This specification provides documentation how Server Dialback is used together with Transport Layer Security, and discusses how the security considerations of Dialback are changed by the introduction of TLS and/or DNSSEC.
WARNING: This document has been automatically Deferred after 12 months of inactivity in its previous Experimental state. Implementation of the protocol described herein is not recommended for production systems. However, exploratory implementations are encouraged to resume the standards process.
Although Server Dialback (XEP-0220)  describes dialback as being run before any other negotiation, it is typically run over TLS where supported. This allows it to be used as a simple convenient fallback to X.509 Strong Authentication within the TLS layer, as described in RFC 6120 , and also affords greater protection to the exchange.
This document describes these practises, and also describes various functionally equivalent shortcuts to the protocol, including that known as "dialback without dialback".
This document will tell a tale of two servers; orchard.capulet.example is trying to contact home.montague.example. Each server operates a single domain; these are capulet.example and montague.example respectively.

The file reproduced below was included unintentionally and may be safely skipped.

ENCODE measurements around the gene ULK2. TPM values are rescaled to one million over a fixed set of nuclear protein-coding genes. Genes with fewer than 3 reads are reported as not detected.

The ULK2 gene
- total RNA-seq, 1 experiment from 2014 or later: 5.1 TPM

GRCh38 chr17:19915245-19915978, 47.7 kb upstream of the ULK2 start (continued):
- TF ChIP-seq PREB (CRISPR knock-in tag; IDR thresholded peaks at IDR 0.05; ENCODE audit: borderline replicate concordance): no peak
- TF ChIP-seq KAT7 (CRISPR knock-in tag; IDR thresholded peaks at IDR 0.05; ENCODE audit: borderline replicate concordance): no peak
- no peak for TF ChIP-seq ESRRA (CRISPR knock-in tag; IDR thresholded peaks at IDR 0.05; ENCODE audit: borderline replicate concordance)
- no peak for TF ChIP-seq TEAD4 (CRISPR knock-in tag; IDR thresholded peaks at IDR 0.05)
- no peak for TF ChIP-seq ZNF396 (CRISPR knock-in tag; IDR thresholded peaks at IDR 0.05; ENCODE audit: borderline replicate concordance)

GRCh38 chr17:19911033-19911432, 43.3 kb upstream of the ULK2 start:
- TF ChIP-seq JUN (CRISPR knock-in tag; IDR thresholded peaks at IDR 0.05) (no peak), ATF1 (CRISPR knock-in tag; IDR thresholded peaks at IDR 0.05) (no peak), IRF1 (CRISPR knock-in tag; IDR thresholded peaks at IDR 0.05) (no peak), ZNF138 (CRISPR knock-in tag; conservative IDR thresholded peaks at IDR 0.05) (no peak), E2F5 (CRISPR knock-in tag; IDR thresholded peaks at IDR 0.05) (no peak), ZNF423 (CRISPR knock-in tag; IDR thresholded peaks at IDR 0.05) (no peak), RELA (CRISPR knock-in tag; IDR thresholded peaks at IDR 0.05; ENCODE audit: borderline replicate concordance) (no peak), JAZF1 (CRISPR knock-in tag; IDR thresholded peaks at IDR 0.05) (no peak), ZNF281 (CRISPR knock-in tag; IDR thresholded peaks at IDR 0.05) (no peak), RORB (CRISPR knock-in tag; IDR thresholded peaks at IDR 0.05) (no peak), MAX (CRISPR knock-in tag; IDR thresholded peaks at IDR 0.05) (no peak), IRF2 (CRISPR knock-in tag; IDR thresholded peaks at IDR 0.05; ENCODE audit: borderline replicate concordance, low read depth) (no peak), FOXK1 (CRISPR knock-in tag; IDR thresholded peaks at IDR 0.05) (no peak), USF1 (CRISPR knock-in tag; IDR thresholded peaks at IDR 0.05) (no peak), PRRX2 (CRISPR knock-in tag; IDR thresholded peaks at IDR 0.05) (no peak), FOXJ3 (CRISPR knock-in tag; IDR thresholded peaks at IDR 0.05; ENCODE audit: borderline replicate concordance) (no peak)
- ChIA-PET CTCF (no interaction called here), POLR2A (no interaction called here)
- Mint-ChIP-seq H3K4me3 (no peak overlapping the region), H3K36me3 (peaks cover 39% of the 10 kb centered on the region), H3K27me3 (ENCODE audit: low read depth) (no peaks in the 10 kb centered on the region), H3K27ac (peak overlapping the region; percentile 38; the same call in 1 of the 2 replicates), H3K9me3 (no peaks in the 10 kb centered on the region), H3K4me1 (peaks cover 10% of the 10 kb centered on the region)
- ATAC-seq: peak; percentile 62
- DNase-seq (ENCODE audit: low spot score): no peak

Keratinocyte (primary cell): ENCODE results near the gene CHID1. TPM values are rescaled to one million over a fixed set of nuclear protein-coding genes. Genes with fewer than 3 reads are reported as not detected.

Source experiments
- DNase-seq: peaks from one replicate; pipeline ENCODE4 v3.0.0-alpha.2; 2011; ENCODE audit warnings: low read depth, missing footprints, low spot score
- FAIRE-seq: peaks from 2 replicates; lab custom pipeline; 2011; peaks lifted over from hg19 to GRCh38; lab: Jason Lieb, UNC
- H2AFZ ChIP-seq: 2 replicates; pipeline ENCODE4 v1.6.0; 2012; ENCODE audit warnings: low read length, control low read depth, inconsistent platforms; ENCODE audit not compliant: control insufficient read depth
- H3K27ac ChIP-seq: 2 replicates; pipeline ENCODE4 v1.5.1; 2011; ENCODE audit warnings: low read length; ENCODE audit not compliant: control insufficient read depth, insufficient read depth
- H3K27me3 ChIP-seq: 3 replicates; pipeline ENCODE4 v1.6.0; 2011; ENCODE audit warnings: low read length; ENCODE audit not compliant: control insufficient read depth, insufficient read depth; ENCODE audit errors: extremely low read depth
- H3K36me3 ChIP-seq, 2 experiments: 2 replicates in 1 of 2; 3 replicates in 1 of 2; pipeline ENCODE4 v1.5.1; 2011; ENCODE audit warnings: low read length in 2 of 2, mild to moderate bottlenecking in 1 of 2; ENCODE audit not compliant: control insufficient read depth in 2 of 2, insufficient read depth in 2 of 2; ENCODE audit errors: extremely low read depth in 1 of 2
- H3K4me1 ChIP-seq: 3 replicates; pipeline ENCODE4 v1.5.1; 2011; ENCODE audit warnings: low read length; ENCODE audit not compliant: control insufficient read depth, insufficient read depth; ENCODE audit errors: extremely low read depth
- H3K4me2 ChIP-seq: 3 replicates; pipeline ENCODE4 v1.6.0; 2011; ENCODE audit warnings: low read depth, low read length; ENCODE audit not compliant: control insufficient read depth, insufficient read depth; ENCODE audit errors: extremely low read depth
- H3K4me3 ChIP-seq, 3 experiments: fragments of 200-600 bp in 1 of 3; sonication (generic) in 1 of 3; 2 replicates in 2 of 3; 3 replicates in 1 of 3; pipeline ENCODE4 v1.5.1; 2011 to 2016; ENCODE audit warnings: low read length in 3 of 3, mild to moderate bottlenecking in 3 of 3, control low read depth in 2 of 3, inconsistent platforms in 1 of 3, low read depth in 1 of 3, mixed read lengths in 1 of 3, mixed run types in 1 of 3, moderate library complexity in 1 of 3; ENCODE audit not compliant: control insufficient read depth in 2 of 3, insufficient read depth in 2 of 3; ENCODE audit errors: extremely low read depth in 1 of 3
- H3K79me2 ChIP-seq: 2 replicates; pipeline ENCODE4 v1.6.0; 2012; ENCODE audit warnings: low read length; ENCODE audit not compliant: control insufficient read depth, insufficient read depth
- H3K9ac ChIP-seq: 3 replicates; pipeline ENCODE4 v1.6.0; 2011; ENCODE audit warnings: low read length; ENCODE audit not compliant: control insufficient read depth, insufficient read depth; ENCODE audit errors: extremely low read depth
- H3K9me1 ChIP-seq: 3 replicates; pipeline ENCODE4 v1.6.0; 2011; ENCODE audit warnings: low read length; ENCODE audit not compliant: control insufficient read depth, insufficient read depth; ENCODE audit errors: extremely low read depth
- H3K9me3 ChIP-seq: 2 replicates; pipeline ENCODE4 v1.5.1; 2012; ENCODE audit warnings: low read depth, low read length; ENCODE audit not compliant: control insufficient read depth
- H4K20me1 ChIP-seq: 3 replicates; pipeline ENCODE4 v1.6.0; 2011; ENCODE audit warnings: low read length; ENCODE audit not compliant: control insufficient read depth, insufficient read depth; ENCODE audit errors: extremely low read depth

If during the initial connection, home.montague.example is able to determine that the certificate presented is trustworthy, and authenticates orchard.capulet.example as authorized to offer the XMPP service for capulet.example, then the flow can be shortcutted heavily, allowing the entire Authoritative Server process to be elided.
This is particularly useful in cases where the dialback exchange is a subsequent exchange used in piggybacking, as it remains the only solution for piggybacking with strong authentication.
This traditional pattern involves the following protocol exchanges when dialback over TLS is used:
Note that having authenticated the certificate and found it authorized for capulet.example, montague.example has offered EXTERNAL above. It's not clear why capulet.example does not avail itself of the offer below; however it should be noted that EXTERNAL would not be available with piggybacking for example.
Critically, it is at this point that home.montague.example both authenticates and checks authorization on the certificate, or at least ensure that the certificate presented at this stage matches that presented at the initial handshake.
If during the initial connection, the Receiving Server is unable to determine that the certificate presented is trustworthy but the Authoritative Server presents the same certificate as the Originating Server, the <db:verify/> step can be elided.
Note: the Receiving Server MUST still check that the hostname in the certificate matches.
This pattern involves the following protocol exchanges: